The nation’s shipyards will receive $1.3 billion for infrastructure improvements to sustain the Australian shipbuilding industry, as outlined in the Australian Government’s Naval Shipbuilding Plan.

The Federal Government has released Australia’s first Naval Shipbuilding Plan, outlining the nation’s largest ever program of naval shipbuilding and sustainment.

The plan includes more than $1.3 billion in funding to develop vital infrastructure in the nation’s shipyards so that the Navy’s next generation of naval vessels can be built in Australia.

The Naval Shipbuilding Plan will end the boom-bust cycle that has afflicted the industry for many years, providing certainty for local businesses and shipbuilding workers.

The Federal Government is investing around $90 billion in the rolling acquisition of new submarines and the continuous build of major ships such as future frigates, as well as minor naval vessels.

This will ensure delivery of these modern defence capabilities set out in the 2016 Defence White Paper, creating thousands of jobs and securing the naval shipbuilding and sustainment industry for future generations of Australians.

In total, the Government will invest more than $1.3 billion to modernise construction shipyards in South Australia and Western Australia.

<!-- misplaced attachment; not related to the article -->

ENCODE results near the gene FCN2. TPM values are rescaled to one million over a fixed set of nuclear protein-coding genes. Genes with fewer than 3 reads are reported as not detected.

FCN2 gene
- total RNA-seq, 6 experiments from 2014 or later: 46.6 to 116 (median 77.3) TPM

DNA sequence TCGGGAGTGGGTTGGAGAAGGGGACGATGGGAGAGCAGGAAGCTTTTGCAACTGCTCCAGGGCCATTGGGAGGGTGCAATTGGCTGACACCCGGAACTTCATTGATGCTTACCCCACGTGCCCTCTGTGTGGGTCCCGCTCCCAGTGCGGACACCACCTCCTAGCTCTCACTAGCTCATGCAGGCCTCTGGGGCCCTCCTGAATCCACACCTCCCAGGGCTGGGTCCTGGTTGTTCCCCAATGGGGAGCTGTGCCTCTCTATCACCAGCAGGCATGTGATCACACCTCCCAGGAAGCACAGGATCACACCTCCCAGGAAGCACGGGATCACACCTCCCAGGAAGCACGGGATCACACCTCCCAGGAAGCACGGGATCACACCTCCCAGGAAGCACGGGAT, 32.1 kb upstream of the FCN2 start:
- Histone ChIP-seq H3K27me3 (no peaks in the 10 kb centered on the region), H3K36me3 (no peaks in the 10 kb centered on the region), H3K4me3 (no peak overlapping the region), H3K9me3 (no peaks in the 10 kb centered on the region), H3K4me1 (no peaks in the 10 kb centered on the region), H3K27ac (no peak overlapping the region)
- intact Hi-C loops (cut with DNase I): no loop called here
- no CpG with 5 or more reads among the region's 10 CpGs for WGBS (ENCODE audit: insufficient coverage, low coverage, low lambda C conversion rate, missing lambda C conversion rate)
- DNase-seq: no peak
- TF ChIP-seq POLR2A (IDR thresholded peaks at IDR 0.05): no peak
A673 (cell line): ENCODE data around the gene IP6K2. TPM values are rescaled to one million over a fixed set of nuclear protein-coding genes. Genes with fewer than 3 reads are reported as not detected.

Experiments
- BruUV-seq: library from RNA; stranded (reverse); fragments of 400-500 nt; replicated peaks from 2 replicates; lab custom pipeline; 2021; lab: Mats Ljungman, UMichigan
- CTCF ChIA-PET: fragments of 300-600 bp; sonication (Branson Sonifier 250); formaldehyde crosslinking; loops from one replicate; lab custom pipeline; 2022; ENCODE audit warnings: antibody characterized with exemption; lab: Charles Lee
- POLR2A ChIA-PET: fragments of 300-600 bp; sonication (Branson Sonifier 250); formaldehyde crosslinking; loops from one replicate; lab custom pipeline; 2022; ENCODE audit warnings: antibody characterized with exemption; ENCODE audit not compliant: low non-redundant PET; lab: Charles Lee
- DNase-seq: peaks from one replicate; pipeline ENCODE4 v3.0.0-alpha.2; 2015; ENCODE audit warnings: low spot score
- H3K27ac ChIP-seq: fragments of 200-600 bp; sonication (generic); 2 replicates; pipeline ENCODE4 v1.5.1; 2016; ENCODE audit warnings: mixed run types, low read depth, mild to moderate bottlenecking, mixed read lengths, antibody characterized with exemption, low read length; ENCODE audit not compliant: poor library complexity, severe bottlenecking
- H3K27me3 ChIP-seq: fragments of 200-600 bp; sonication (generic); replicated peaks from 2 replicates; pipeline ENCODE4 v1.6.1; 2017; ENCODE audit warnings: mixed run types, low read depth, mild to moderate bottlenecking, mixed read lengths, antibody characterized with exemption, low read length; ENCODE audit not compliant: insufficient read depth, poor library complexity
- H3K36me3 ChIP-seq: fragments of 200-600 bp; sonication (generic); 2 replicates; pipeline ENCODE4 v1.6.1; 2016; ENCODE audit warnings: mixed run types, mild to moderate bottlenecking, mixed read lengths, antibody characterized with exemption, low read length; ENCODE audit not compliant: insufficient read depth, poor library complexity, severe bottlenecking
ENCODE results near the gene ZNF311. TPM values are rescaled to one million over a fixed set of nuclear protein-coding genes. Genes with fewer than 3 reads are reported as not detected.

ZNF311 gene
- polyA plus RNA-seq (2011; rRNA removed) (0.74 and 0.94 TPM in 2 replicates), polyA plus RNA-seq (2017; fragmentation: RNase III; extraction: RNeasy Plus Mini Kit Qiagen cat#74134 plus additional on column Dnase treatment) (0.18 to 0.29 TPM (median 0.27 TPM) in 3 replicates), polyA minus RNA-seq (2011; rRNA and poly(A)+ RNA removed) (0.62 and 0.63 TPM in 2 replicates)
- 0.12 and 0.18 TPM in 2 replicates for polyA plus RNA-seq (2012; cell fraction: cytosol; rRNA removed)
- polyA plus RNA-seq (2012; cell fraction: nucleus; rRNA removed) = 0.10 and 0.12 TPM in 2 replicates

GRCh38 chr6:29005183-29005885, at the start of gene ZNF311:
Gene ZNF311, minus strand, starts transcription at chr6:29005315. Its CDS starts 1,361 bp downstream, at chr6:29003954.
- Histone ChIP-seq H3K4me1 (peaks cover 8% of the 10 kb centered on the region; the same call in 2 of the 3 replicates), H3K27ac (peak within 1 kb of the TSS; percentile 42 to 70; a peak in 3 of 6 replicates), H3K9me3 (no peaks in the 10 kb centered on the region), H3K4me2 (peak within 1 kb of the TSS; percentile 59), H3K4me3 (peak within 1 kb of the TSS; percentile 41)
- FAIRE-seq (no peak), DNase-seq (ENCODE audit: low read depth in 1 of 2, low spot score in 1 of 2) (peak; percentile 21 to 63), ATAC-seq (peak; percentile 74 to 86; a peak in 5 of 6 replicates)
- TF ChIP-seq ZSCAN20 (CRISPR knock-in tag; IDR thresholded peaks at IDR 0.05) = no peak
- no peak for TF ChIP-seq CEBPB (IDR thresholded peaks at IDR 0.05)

Work will commence in 2017 on the development of infrastructure at the Osborne Naval Shipyard in South Australia. The Henderson Maritime Precinct in Western Australia will also be upgraded.

This will include construction of new cranes and heavy lift transportation capability, welding stations and upgrades to workshops and storage facilities such as new steel framed sheds.

The Centre for Defence Industry Capability, opened by the Government in December 2016, is based in Adelaide and has a national presence. The Centre will play a critical role in developing the national supply chains to support the naval shipbuilding programs.

Modern shipbuilding facilities and processes will play an important role in the transformation of Australia’s naval shipbuilding industry.

The naval shipbuilding workforce is expected to grow to around 5,200 workers by the mid to late 2020s, with more than double this number of workers in sustainment activities and throughout supply chains across Australia.

The Naval Shipbuilding College, announced on 24 March 2017, will begin operation in early 2018, working with existing education centres to expand and develop the pool of available skilled workers to meet the growing demand.

Engineers Australia welcomed the release of the Government’s largest naval shipbuilding plan and its acknowledgement that engineers will play a critical role in its success.

The association’s defence spokesperson Greg Walters said the huge expansion of the Navy’s fleet and massive infrastructure upgrades will revitalise the nation’s engineering capability.

“We would highlight it’s not just about the trade jobs and physical construction of the fleet but a sustainable long-term building development program where engineers will play a crucial role at both the start of production in design – through delivery and beyond,” Mr Waters said.         

“Engineers Australia has long argued that defence manufacturing plays a critical role in driving our domestic manufacturing industry and we would welcome working with Government on its strategic workforce plan around this.”

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